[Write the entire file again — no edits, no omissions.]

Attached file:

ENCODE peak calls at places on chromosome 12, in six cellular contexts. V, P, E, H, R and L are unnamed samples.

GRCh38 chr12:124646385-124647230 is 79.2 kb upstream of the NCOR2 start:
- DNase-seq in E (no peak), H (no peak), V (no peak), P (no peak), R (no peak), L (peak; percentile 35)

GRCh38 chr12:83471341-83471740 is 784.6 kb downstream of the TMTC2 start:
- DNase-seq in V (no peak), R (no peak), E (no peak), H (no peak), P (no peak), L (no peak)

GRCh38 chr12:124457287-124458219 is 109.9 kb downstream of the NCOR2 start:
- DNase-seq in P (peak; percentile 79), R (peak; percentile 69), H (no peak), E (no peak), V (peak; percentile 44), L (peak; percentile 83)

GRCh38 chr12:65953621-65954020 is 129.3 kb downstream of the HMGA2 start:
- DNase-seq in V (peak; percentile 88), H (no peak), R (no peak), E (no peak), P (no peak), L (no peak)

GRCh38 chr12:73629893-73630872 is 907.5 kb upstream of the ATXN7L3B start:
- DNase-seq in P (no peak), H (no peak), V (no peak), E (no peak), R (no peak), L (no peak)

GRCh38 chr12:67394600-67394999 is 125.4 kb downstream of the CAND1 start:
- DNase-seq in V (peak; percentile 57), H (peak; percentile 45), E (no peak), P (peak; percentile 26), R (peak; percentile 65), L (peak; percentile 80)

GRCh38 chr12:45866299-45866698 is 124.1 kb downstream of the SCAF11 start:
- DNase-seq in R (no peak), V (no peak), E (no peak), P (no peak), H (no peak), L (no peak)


ENCODE peak calls at places on chromosome 12, in six cellular contexts. V, P, E, H, R and L are unnamed samples.

GRCh38 chr12:124646385-124647230 is 79.2 kb upstream of the NCOR2 start:
- DNase-seq in E (no peak), H (no peak), V (no peak), P (no peak), R (no peak), L (peak; percentile 35)

GRCh38 chr12:83471341-83471740 is 784.6 kb downstream of the TMTC2 start:
- DNase-seq in V (no peak), R (no peak), E (no peak), H (no peak), P (no peak), L (no peak)

GRCh38 chr12:124457287-124458219 is 109.9 kb downstream of the NCOR2 start:
- DNase-seq in P (peak; percentile 79), R (peak; percentile 69), H (no peak), E (no peak), V (peak; percentile 44), L (peak; percentile 83)

GRCh38 chr12:65953621-65954020 is 129.3 kb downstream of the HMGA2 start:
- DNase-seq in V (peak; percentile 88), H (no peak), R (no peak), E (no peak), P (no peak), L (no peak)

GRCh38 chr12:73629893-73630872 is 907.5 kb upstream of the ATXN7L3B start:
- DNase-seq in P (no peak), H (no peak), V (no peak), E (no peak), R (no peak), L (no peak)

GRCh38 chr12:67394600-67394999 is 125.4 kb downstream of the CAND1 start:
- DNase-seq in V (peak; percentile 57), H (peak; percentile 45), E (no peak), P (peak; percentile 26), R (peak; percentile 65), L (peak; percentile 80)

GRCh38 chr12:45866299-45866698 is 124.1 kb downstream of the SCAF11 start:
- DNase-seq in R (no peak), V (no peak), E (no peak), P (no peak), H (no peak), L (no peak)